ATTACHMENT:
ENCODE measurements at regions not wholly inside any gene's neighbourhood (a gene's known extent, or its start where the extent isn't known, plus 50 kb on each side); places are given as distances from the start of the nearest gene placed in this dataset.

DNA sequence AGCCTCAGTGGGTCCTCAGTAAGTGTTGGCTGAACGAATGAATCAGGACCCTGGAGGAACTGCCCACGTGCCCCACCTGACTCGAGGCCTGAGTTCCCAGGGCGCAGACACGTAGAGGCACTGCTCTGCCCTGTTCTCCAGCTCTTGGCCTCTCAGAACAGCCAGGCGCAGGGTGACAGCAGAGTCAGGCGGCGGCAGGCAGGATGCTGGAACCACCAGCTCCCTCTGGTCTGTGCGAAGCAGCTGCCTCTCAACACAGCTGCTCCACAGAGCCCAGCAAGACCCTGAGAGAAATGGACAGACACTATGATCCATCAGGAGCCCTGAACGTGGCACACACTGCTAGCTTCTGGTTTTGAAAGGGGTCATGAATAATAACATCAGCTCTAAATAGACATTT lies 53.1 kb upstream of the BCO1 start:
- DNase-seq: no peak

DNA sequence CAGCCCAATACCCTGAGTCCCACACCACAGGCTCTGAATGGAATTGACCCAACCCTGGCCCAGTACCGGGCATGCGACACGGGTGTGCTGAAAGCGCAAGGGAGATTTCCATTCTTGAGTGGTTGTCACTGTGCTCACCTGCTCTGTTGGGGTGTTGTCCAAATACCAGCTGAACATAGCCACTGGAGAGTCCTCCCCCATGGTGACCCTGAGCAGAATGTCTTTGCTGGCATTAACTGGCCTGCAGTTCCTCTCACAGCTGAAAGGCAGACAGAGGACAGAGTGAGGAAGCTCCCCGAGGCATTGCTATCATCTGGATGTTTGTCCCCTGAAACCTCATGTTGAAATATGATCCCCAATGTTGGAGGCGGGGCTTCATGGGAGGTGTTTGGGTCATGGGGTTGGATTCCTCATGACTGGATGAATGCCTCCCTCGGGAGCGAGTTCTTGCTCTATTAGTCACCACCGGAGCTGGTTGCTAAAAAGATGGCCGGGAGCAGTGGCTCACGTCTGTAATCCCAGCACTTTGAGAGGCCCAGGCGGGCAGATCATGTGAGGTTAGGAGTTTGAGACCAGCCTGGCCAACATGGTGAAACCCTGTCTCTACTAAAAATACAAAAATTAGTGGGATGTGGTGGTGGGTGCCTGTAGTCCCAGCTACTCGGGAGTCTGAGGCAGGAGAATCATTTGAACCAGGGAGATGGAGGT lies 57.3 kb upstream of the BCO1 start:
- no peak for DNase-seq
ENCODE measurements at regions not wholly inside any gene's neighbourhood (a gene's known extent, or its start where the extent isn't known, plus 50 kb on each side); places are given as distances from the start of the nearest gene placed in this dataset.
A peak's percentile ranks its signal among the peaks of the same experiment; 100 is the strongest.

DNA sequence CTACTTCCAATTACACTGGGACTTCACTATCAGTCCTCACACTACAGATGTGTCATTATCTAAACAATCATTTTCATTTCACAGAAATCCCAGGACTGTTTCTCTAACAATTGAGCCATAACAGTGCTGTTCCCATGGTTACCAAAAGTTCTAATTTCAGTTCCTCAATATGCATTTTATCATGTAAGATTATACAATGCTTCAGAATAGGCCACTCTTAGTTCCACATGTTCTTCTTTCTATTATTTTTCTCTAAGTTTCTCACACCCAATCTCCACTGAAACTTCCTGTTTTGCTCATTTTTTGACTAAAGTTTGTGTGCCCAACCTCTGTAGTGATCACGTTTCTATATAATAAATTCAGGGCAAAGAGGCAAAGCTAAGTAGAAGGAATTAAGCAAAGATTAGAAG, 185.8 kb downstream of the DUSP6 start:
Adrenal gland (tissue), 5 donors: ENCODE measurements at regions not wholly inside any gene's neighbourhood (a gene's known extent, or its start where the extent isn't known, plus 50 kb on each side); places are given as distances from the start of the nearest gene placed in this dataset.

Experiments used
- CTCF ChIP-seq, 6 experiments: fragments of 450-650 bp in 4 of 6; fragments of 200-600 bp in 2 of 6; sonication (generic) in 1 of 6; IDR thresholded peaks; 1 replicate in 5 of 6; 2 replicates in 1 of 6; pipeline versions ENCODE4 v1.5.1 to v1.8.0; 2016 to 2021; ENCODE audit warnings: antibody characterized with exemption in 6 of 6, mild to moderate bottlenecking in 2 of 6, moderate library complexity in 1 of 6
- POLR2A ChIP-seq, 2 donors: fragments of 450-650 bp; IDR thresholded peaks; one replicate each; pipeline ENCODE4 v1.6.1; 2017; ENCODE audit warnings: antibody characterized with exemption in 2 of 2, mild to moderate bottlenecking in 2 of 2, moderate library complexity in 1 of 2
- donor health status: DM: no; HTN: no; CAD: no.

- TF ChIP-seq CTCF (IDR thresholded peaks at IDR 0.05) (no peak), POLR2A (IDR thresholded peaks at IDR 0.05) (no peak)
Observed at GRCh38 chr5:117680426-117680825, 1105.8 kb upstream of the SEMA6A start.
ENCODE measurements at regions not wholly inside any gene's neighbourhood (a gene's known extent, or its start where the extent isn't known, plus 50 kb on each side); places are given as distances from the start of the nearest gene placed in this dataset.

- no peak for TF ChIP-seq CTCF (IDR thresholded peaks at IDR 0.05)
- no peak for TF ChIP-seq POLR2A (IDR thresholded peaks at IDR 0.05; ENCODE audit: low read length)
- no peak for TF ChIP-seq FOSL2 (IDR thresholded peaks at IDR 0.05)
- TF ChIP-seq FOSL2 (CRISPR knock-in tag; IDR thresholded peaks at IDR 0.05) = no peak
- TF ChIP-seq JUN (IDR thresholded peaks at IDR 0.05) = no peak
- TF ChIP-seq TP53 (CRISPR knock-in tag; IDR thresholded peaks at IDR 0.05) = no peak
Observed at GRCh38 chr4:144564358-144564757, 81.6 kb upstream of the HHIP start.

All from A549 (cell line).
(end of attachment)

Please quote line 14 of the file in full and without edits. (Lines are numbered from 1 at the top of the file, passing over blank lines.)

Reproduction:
- TF ChIP-seq CTCF (IDR thresholded peaks at IDR 0.05) (no peak), POLR2A (IDR thresholded peaks at IDR 0.05) (no peak)